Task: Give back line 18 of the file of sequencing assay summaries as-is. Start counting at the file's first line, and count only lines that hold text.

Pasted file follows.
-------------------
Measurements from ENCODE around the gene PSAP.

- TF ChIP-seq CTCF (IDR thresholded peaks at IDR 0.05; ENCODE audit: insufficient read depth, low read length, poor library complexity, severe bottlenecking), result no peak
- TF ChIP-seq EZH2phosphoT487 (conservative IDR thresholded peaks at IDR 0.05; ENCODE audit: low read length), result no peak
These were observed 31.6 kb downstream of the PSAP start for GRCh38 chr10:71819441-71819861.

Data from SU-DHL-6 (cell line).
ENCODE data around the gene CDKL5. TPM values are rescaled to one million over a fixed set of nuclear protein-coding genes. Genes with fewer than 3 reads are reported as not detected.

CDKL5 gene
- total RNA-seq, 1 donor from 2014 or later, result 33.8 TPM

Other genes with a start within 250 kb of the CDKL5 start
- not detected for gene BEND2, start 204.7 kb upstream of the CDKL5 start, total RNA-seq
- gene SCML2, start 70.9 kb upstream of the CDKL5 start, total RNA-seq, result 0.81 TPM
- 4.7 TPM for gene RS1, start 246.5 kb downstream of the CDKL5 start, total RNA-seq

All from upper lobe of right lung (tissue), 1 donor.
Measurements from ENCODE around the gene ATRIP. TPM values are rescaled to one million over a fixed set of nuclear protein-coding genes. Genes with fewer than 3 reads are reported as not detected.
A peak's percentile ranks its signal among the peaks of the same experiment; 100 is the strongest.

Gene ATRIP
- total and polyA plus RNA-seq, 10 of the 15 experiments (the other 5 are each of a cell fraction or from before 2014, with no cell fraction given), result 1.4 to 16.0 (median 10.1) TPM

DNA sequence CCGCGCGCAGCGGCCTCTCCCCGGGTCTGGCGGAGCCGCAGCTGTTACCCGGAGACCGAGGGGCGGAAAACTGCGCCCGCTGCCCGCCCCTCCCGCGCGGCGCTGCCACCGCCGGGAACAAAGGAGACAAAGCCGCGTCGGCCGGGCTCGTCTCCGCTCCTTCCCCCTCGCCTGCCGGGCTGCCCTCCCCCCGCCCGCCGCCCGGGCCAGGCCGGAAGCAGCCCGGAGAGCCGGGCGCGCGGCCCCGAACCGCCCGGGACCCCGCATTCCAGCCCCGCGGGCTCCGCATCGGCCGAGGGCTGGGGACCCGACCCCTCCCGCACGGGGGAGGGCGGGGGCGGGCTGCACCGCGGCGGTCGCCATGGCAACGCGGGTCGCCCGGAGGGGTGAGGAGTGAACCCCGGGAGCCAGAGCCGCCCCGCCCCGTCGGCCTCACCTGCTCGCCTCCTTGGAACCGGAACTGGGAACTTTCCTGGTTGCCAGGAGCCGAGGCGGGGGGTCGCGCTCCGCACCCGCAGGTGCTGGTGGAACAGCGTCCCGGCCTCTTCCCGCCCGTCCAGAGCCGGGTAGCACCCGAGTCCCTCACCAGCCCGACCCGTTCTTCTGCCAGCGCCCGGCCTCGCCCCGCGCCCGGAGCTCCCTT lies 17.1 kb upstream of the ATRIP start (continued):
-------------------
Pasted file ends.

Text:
DNA sequence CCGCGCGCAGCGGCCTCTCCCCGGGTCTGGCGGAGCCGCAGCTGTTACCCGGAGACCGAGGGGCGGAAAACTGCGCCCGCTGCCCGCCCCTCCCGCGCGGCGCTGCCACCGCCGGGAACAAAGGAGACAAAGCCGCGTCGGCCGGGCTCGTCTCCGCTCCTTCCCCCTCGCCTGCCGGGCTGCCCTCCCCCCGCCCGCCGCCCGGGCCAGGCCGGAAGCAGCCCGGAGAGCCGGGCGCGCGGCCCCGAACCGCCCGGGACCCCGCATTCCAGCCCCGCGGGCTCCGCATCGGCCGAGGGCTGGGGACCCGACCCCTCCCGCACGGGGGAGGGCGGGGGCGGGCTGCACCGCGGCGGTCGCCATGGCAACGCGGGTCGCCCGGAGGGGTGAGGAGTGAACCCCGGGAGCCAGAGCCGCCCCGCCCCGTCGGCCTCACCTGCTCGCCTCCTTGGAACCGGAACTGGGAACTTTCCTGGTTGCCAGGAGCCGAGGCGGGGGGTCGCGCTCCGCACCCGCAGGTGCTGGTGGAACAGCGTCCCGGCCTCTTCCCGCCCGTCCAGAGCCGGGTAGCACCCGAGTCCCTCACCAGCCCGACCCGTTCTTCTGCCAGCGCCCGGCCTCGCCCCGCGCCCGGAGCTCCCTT lies 17.1 kb upstream of the ATRIP start (continued):